It's been some weeks since I last posted anything and I fear it's rather too late to blame the Christmas period. After all, Easter eggs have been in the shops now since roughly one second past midnight on January 1st. Well, I'm not that quick to jump on a festive bandwagon, but with Shrove Tuesday shortly upon us, I feel only slightly premature in posting a chocolate-themed entry.
This painting, which originally hung in the Director's dining room at the Cadbury chocolate factory, Bournville, was painted by my grandfather, Robert Ball and a friend of his. At over 15 feet long and at least six high, the picture is enormous! I was lucky enough to see it a few years ago on a visit to the Cadbury corporate HQ, where it still hangs. The picture shows an imagined scene in White's Chocolate House, St James. White's was founded in Mayfair in 1693 by an Italian, Francesco Bianco. It became notorious for gambling and lives on today as an exclusive gentleman's club.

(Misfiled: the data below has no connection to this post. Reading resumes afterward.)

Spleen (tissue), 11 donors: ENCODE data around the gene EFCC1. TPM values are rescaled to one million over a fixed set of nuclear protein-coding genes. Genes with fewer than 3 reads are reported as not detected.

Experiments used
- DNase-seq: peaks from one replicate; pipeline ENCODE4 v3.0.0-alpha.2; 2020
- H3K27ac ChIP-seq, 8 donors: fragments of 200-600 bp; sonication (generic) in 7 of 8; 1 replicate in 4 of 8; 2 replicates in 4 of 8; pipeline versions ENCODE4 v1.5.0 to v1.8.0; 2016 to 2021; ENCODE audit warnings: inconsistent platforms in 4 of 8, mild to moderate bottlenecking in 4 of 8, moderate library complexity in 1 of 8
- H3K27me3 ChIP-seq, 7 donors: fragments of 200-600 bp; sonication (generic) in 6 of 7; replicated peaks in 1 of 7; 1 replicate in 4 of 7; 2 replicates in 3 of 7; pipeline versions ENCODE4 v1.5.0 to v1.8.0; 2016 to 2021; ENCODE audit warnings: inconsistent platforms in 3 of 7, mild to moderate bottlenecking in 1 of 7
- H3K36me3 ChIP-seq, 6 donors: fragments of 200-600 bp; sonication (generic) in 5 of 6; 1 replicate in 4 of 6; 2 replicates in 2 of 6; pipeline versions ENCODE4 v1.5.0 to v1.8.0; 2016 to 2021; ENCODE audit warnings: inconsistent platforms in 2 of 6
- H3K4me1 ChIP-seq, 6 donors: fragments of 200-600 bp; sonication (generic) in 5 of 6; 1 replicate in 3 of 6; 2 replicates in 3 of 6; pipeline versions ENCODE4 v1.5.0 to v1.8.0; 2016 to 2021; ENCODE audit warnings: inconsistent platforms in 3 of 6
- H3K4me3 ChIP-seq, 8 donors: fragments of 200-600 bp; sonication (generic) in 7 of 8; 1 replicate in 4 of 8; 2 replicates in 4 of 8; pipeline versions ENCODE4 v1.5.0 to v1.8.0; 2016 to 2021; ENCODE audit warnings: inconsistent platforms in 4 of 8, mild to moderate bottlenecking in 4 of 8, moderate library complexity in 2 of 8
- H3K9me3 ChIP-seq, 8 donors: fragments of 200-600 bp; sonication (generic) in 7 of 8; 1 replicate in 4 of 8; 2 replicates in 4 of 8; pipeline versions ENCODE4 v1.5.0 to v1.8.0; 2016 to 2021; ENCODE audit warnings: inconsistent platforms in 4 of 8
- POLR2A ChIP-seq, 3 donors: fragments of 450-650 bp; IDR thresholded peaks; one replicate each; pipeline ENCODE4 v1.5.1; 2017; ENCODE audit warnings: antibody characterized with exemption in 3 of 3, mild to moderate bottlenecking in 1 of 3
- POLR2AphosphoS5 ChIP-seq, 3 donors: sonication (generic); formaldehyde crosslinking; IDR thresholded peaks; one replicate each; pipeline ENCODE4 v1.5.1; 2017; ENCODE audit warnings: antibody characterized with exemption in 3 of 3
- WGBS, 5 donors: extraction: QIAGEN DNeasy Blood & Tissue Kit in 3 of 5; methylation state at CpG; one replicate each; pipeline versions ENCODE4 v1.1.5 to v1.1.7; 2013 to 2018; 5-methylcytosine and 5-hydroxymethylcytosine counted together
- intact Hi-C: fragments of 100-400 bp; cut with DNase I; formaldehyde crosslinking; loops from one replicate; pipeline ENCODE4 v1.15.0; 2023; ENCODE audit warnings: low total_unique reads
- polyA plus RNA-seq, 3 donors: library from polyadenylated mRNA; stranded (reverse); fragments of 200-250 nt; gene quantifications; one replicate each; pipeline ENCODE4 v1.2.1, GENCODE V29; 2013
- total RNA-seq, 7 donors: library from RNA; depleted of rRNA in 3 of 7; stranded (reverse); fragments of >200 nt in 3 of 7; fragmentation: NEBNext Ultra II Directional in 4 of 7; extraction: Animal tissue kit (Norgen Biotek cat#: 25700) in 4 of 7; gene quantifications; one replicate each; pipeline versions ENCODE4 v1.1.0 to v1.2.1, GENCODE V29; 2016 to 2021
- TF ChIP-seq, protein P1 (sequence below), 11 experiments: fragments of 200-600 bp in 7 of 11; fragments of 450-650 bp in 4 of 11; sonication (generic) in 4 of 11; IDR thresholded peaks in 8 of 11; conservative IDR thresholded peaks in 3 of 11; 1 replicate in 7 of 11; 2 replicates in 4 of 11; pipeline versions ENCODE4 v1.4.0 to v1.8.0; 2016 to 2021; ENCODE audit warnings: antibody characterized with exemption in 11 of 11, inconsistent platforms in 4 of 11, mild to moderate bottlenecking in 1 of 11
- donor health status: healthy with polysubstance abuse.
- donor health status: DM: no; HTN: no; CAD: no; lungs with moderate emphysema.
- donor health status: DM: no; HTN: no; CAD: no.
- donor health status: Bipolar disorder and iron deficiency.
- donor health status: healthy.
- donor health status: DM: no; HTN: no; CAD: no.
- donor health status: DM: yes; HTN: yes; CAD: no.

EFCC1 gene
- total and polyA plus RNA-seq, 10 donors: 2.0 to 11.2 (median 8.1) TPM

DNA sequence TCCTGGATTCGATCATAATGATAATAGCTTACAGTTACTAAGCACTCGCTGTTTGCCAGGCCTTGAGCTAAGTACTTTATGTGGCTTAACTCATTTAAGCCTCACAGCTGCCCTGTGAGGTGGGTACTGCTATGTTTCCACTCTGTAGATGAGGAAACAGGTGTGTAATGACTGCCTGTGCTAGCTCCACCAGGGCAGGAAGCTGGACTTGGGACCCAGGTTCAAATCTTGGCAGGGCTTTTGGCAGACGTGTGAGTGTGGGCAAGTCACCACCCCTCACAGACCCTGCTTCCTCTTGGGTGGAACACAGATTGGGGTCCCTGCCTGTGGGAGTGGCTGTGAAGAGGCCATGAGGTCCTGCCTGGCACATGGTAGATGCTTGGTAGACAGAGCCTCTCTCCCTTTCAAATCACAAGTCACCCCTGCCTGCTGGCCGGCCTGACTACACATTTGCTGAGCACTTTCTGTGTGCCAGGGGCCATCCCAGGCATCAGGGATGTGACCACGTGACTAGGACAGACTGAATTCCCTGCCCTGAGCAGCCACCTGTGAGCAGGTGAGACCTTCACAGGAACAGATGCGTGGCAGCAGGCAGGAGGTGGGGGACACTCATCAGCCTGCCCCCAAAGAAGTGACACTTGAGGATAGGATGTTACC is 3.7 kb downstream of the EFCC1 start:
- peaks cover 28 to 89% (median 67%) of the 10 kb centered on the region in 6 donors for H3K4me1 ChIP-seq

I love the imagination with which the scene has been conceived. There are the lady and gentlemen playing chess, the lady perhaps feigning simplemindedness to ensnare her opponent, the men of business discussing important affairs while the old woman is more interested in the hot chocolate. Then there are the couple on the balcony, perhaps having having a tiff, and the two older gentlemen flirting with the young woman in the foreground – watched intently by the two gossips beside the fireplace.
Ben Laughton Smith
Contemporary works of art in the classical tradition.